Despite the limited literature regarding the pressure filtration of mine tailings (compared to the large number of papers published each year on paste thickening of tailings) the number of mines dry stacking filtered tailings is approximately equal to the number of mines storing tailings in paste form. Main drivers for filtering tailings are: water recovery, future rehabilitation costs for tailings storage area and permitting requirements. In arid climates, the cost and scarcity of water justify the capital and operating costs associated with pressure filters. Further justification for filtered tailings is the potential for progressive reclamation of the dry stack, which can proceed earlier and faster than the reclamation of a tailings dam.
Filtered tailings must be transported to the storage area by trucks or conveyors. For dry stacking, 70 – 80 per cent solids content (by mass) is typically acceptable, however the primary goal is to provide a filter cake that is consolidated and dry enough to prevent bridging and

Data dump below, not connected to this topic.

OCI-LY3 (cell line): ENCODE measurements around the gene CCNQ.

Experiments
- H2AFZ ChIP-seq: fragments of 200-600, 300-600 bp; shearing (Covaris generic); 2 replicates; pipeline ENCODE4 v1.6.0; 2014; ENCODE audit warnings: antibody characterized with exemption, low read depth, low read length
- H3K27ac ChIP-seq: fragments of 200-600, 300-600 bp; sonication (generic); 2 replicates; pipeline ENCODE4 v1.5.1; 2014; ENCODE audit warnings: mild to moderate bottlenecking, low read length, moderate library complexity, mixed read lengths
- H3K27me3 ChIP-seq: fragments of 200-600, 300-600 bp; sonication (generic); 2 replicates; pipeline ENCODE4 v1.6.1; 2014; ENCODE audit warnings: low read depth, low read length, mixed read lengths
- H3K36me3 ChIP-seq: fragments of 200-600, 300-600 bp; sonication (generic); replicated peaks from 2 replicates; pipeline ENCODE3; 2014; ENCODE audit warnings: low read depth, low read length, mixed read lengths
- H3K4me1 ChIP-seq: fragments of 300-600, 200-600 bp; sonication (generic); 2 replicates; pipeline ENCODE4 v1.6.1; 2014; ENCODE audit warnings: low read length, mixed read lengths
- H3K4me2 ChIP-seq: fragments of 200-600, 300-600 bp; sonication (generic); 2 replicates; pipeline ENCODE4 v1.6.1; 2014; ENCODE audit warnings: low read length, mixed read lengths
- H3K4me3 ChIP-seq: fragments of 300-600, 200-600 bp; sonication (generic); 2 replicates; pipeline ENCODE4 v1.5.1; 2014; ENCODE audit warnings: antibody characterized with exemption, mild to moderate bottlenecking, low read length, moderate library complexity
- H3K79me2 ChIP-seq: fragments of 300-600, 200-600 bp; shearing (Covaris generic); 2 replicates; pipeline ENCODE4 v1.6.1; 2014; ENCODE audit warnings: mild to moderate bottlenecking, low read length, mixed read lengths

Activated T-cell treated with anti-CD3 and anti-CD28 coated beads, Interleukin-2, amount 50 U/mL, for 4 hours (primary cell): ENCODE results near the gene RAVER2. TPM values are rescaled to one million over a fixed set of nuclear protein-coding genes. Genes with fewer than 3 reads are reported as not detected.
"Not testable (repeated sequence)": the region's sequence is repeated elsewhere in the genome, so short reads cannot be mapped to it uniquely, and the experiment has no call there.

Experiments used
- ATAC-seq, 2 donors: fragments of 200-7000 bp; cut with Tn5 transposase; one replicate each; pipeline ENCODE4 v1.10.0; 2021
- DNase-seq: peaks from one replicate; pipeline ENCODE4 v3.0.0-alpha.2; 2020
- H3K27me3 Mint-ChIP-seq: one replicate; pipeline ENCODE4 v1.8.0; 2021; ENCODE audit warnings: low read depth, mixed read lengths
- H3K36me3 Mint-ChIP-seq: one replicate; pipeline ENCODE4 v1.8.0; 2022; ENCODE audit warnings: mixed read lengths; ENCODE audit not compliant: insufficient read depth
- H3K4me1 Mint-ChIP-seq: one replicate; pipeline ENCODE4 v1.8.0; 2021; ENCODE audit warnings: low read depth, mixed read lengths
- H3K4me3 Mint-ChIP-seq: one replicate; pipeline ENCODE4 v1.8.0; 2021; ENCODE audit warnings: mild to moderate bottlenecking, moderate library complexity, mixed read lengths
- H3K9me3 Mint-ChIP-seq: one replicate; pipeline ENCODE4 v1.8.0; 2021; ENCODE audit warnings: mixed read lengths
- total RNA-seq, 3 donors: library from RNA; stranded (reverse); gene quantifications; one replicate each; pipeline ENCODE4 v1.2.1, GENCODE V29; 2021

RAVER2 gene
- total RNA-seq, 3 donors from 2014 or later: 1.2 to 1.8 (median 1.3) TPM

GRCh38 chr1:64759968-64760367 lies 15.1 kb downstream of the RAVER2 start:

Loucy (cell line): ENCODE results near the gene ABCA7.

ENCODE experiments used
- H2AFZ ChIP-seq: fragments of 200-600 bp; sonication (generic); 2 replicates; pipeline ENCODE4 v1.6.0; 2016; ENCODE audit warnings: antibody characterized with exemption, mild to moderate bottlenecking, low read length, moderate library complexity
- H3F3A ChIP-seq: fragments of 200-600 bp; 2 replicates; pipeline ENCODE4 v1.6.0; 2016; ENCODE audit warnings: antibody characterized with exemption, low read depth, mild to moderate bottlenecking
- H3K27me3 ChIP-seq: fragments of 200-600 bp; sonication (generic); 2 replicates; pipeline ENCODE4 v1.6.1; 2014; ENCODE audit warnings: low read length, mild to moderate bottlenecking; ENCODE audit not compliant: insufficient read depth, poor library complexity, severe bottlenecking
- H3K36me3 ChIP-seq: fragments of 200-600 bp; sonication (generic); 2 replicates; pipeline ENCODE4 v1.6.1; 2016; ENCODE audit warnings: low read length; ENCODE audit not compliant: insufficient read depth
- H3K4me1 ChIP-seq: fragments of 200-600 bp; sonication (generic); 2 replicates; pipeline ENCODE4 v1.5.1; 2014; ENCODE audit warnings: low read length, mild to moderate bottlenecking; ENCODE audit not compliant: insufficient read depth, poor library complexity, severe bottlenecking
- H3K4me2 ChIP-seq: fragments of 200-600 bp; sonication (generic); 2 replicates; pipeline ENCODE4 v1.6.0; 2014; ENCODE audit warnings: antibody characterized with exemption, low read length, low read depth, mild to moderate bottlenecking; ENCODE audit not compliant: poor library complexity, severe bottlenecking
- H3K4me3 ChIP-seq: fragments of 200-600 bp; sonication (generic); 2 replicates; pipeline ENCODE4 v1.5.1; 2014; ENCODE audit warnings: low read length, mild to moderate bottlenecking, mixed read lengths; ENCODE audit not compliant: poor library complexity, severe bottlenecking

build-up on the materials handling equipment. It has been observed that high average solids contents (~70 per cent) can be achieved while the centre of the filter cakes is still wet and sticky, presenting challenges for the transportation of the solids. Appropriate controls must be in place to ensure consistently easy to handle solids are discharged from the filter.
FLSmidth has installed two fine coal tailings dewatering systems in the United States. One of these systems incorporates a Deep Cone Thickener® upstream of the filter press to minimise the amount of water that must be filtered, while the other tailings filter press is fed by a high rate thickener. The operation and performance of these filters is discussed and compared to the lab testing used to size the full-scale equipment.
Pepper, D, 2012. Operation of filter presses for
tailings dewatering, in Proceedings 11th AusIMM Mill Operators’
Conference, pp 241-246 (The Australasian Institute of Mining and Metallurgy: Melbourne).